Glamis Castle

Glamis Castle, pronounced Glahms, is situated in the small village of Glamis not too far from where we are staying. The lovely castle is known for its associations with the royal family. It was the childhood home of Elizabeth Bowes-Lyon, the current Queen’s mother.

The history of the castle goes back to at least the 14th century when King Robert II granted the Glamis estate to John Lyon, Lord Glamis. The castle has been in the Lyon family since, with Lyons still residing in Glamis today.

We took a guided tour of the castle, learning about its family history and ghost stories. Pictures are not allowed inside, but I can tell you that each room inside Glamis is lavishly furnished in each room, decorated with lions, the symbol of the Lyon family. The only room that doesn’t have the symbol is in the chapel.

Glamis Ghosts

Glamis is known to be one of the most haunted castles in Britain. The tour guide shared that there are several ghosts in the castle, but the one that stands out the most is Janet Douglas, Lady Glamis, who was accused of witchery by James V. He wanted Glamis for himself and had Janet and her eldest son executed. Janet is known as Lady Gray and has been seen in the chapel often, providing an uplifting and joyful feeling when she’s around.

Another ghost is of a young servant boy who has been spotted sitting on the stone seat by the door of the Queen’s room on several occasions but not seen anywhere else in the castle.

An interesting legend is of the infamous ghost of Alexander Lindsay, 4th Earl of Crawford, also known as Earl Beardie. His presence has been heard and seen all around the castle as a dark figure. Apparently, he was visiting and playing cards on a Sunday night. When told to stop, because card playing is prohibited on Sabbath, he vowed to play for as long as he wanted, even if it was with the Devil for all eternity.

It seemed his words were taken seriously, and his soul was taken by the Devil. He is thought to be in a secret chamber playing cards with the Devil, a room where there is no entrance to, though you can see the window with bars from the room outside of the castle. People say they can hear shouting from inside the chamber at times.

Glamis Grounds and Gardens

After the hour-long tour inside, we ventured outside and walked the castle grounds. There is the Walled Garden, Italian Garden, Pet Cemetery, and more nature trails around the castle. As much as I enjoyed the tour, I was glad to be outside and breathe in fresh air. Something about the air inside the castle made me nauseous and gave me a headache.

Pet Cemetery

Italian Garden

The Queen’s younger sister, Princess Margaret, was the first royal baby born in Scotland in 1930 since 1600. Her memorial is outside of the Italian Garden.

Princess Margaret Memorial

River Dean

The Walled Garden

Shakespeare’s Macbeth

There is a Macbeth Trail with sculptures depicting characters from Shakespeare’s play. The play was written for King James VI. Shakespeare used Glamis as the setting for Macbeth’s grim tragedy. Macbeth killed King Duncan in Glamis in the play, but in fact, King Duncan’s slaying happened at Elgin.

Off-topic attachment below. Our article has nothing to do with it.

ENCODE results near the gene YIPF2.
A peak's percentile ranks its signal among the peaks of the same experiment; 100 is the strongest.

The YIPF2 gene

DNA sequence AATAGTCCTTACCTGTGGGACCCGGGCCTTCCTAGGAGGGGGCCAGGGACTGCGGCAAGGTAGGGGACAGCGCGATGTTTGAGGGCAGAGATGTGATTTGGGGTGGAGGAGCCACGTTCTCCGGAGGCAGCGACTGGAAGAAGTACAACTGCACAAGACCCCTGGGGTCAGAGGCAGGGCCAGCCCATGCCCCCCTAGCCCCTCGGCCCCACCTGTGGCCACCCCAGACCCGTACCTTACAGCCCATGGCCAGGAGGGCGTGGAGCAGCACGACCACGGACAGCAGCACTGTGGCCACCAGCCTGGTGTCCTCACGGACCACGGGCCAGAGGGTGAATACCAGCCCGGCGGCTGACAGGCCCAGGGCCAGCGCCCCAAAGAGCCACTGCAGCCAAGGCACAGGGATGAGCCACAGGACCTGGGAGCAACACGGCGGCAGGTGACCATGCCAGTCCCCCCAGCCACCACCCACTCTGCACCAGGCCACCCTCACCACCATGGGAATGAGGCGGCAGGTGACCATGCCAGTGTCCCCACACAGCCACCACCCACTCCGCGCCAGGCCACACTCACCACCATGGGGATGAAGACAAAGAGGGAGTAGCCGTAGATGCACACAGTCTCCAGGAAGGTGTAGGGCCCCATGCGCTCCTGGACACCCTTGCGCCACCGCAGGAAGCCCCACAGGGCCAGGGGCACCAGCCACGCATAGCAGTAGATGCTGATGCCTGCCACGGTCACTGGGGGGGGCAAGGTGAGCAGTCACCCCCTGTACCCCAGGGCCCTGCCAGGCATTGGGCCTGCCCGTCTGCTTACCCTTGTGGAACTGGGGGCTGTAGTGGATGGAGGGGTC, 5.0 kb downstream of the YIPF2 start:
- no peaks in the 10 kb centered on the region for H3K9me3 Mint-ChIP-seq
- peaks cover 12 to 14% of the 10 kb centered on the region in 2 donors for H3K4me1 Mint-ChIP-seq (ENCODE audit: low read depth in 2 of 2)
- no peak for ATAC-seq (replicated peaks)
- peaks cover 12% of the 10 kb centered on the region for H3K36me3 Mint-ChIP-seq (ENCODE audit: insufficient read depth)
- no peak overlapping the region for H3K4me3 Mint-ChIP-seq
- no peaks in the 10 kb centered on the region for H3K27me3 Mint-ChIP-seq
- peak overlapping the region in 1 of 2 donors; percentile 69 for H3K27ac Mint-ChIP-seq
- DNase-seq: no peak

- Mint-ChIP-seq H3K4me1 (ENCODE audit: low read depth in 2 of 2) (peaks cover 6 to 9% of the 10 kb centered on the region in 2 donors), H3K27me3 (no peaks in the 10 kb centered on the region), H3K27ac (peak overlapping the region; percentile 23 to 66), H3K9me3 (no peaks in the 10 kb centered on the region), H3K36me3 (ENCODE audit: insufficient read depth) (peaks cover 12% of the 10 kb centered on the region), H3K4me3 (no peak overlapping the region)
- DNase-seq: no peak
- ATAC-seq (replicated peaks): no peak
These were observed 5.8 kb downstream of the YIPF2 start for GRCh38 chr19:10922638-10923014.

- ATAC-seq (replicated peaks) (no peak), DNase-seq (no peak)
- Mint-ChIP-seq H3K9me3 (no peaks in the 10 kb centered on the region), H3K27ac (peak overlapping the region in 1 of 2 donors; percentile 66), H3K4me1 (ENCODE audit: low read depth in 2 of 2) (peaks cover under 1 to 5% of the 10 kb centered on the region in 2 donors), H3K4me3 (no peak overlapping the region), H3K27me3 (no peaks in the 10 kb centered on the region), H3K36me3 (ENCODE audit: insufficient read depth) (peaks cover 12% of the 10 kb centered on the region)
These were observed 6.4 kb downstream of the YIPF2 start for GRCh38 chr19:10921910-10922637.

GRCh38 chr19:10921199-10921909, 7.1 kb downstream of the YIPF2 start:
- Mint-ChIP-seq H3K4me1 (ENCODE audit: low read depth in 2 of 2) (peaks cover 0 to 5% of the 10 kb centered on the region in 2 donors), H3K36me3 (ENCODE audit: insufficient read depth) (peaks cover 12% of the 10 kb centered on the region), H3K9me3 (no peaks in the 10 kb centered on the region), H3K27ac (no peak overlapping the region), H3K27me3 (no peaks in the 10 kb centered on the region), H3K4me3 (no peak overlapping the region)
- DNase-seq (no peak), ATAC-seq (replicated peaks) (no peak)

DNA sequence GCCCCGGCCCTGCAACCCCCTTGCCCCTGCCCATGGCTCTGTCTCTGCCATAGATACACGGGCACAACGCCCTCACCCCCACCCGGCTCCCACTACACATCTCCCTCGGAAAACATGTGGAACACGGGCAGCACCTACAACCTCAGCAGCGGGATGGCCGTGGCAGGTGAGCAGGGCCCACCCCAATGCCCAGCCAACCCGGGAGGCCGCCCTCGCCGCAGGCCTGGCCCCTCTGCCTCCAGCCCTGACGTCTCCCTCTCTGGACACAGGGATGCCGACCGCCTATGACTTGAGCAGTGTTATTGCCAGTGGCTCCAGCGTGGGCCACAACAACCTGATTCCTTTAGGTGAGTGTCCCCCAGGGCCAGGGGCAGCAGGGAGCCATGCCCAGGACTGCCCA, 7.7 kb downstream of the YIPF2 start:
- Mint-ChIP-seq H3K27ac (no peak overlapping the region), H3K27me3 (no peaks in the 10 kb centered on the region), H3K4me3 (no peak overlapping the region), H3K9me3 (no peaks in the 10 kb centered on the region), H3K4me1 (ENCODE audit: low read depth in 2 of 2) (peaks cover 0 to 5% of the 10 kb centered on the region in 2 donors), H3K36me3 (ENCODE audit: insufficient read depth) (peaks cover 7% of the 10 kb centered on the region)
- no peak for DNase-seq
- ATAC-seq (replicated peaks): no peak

The three witches in the opening scene of Macbeth

King Duncan


Lady Macbeth

The trail refreshed my memory of the play as we walked through. Nick hasn’t read the play, but he was able to get the gist of the plot just by walking through the trail. So, if you haven’t read it yet and intend to, you might want to skip this part to avoid spoilers when visiting.

The visit to Glamis Castle was lovely. I would have loved to explore the castle some more when there are fewer people. On Halloween, Glamis has an event for the occasion. I’d love to visit then but unfortunately, our time in Scotland ends in the summer.


8 thoughts on “Glamis Castle

  1. Glamis is famous for the ghosts you mentioned, and there is one which is supposed to be horrific indeed – it wasn’t named, I think. It’s not a good one – bad omens are associated with it. I’ve read about this in various places over the years, and it sometimes comes up when you look up Elizabeth Bowes-Lyon, who was born there, and later became the Queen and then QueenMother. Thanks for another great post – love it!

    • I’ve read about that bad ghost, but the tour guide hadn’t mentioned it. And most people think Elizabeth Bowes-Lyon was born in Glamis, but she actually wasn’t. She only grew up there starting at the age of 4. This was what I learned from the tour at Glamis.

      • Thanks for that – whenever I’ve researched the bad ghost, they say they don’t like to even mention it,. There are some accounts from old ghost writers – there may be something in Violet Tweedale’s book, I’ll have to check. One thing I read about it long ago was that someone saw it from a window, When they came back to show their hosts, they couldn’t even find the window!

      • Ooh, creepy! I imagined that was the case — too bad to even mention it. Because of the bad omen side, I wouldn’t want a sighting of it.

  2. Pingback: Ghosts: Ghosts of Glamis! | Book 'Em, Jan O

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